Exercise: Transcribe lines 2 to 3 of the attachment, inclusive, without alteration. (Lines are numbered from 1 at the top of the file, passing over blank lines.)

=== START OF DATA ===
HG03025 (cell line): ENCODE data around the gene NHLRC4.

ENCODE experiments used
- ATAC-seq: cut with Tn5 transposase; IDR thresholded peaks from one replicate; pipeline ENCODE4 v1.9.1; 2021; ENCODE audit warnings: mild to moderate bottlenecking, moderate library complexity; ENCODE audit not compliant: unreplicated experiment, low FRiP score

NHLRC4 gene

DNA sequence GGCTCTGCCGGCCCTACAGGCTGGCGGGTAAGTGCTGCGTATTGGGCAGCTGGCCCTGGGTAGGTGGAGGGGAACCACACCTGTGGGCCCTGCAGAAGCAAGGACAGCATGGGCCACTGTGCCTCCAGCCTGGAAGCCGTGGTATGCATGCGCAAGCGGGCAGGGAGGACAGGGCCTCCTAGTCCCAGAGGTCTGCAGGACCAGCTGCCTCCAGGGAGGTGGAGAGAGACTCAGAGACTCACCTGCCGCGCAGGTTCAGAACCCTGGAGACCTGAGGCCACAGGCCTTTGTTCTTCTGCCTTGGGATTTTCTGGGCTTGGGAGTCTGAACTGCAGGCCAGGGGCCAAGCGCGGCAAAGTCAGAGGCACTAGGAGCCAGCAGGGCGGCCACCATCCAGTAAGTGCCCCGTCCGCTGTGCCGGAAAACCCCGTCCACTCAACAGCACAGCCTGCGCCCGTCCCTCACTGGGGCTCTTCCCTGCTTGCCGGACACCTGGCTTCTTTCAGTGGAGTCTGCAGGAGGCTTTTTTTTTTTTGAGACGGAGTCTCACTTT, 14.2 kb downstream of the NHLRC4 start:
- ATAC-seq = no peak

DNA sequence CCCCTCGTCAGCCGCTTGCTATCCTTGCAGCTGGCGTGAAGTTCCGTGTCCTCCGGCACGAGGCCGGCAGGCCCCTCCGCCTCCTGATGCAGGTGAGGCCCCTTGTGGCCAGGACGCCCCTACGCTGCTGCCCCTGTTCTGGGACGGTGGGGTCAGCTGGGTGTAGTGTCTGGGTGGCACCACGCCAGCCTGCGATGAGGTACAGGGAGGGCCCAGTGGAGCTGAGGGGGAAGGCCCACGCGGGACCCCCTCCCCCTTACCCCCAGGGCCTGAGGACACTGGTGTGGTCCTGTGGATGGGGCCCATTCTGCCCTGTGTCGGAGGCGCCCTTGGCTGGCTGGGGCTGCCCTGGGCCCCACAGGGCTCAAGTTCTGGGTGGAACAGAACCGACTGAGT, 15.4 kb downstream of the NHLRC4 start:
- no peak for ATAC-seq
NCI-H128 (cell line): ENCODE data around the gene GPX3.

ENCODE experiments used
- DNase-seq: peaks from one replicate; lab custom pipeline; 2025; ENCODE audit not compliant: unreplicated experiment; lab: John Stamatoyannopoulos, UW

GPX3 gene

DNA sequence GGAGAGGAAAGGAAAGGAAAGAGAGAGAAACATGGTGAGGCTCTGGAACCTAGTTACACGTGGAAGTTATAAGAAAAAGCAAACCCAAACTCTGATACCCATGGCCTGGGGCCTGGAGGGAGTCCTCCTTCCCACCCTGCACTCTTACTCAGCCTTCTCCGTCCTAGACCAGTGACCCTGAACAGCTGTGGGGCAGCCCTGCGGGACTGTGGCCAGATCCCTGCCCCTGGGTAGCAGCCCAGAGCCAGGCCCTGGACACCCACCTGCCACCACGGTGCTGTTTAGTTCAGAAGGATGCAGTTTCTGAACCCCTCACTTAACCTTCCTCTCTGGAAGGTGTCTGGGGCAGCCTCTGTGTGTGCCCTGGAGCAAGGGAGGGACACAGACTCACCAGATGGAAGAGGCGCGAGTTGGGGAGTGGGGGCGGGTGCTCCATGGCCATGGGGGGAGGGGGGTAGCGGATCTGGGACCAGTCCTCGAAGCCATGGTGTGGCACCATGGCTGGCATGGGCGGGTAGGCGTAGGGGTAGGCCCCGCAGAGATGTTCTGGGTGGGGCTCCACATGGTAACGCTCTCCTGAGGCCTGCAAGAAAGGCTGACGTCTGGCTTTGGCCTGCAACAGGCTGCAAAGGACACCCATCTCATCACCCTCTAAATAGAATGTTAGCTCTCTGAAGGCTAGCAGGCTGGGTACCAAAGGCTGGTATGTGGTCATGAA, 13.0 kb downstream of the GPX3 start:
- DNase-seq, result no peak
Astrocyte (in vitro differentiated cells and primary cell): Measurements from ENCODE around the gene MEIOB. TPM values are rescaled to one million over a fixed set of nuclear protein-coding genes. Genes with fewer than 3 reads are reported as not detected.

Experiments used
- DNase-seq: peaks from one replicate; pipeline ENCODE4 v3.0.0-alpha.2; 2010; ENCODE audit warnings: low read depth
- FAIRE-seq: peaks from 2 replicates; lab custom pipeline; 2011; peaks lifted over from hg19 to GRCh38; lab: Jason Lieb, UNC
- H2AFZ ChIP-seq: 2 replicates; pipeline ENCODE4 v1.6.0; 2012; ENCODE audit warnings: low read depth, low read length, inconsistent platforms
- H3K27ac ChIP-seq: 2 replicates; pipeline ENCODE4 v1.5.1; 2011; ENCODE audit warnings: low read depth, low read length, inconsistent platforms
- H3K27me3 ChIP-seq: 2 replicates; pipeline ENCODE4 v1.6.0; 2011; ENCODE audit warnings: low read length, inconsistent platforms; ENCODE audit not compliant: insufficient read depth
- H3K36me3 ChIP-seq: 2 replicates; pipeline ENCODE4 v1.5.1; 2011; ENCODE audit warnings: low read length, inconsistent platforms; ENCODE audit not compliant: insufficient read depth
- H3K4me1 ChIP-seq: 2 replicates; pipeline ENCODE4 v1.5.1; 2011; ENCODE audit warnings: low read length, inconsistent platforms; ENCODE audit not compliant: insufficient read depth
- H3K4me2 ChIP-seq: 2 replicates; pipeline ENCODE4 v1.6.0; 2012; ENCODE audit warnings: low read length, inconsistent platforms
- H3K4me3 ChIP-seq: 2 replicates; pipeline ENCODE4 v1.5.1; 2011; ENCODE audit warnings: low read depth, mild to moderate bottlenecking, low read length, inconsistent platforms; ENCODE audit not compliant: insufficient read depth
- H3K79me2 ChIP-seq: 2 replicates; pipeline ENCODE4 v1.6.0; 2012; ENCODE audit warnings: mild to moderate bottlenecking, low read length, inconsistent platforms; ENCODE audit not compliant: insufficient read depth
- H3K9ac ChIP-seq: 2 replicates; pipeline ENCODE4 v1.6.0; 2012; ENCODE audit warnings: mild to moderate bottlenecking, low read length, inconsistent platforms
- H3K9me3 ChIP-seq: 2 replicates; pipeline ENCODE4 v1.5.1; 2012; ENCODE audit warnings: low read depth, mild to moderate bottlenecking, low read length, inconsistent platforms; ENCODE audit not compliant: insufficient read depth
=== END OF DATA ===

ENCODE experiments used
- ATAC-seq: cut with Tn5 transposase; IDR thresholded peaks from one replicate; pipeline ENCODE4 v1.9.1; 2021; ENCODE audit warnings: mild to moderate bottlenecking, moderate library complexity; ENCODE audit not compliant: unreplicated experiment, low FRiP score